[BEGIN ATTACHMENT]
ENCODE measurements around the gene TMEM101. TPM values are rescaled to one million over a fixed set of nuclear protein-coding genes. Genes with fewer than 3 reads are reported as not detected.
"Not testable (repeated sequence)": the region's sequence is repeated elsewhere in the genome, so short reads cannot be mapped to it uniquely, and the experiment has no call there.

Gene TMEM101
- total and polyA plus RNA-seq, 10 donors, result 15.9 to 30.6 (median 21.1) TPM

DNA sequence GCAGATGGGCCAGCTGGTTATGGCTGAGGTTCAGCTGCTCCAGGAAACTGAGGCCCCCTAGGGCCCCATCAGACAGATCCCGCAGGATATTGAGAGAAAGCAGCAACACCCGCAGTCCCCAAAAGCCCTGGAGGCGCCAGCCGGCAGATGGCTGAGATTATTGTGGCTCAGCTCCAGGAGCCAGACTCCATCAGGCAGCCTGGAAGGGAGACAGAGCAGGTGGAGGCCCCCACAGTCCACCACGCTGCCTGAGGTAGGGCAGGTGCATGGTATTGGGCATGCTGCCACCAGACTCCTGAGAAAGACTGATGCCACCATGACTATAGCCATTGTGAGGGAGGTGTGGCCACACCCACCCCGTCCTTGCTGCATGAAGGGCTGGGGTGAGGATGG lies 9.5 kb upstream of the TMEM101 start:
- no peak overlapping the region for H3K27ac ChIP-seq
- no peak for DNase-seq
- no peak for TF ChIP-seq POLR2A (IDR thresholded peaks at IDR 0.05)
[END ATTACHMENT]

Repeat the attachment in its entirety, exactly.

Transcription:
ENCODE measurements around the gene TMEM101. TPM values are rescaled to one million over a fixed set of nuclear protein-coding genes. Genes with fewer than 3 reads are reported as not detected.
"Not testable (repeated sequence)": the region's sequence is repeated elsewhere in the genome, so short reads cannot be mapped to it uniquely, and the experiment has no call there.

Gene TMEM101
- total and polyA plus RNA-seq, 10 donors, result 15.9 to 30.6 (median 21.1) TPM

DNA sequence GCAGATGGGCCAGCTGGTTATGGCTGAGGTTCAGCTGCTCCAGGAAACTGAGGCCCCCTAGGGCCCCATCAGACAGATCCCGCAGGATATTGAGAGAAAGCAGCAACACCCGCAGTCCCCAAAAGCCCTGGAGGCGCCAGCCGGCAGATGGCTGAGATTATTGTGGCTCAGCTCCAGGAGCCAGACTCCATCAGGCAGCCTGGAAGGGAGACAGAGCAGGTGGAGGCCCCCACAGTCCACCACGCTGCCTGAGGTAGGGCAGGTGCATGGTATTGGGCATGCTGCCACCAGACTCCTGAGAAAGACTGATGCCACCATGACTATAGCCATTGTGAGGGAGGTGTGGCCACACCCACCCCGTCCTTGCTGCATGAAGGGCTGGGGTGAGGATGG lies 9.5 kb upstream of the TMEM101 start:
- no peak overlapping the region for H3K27ac ChIP-seq
- no peak for DNase-seq
- no peak for TF ChIP-seq POLR2A (IDR thresholded peaks at IDR 0.05)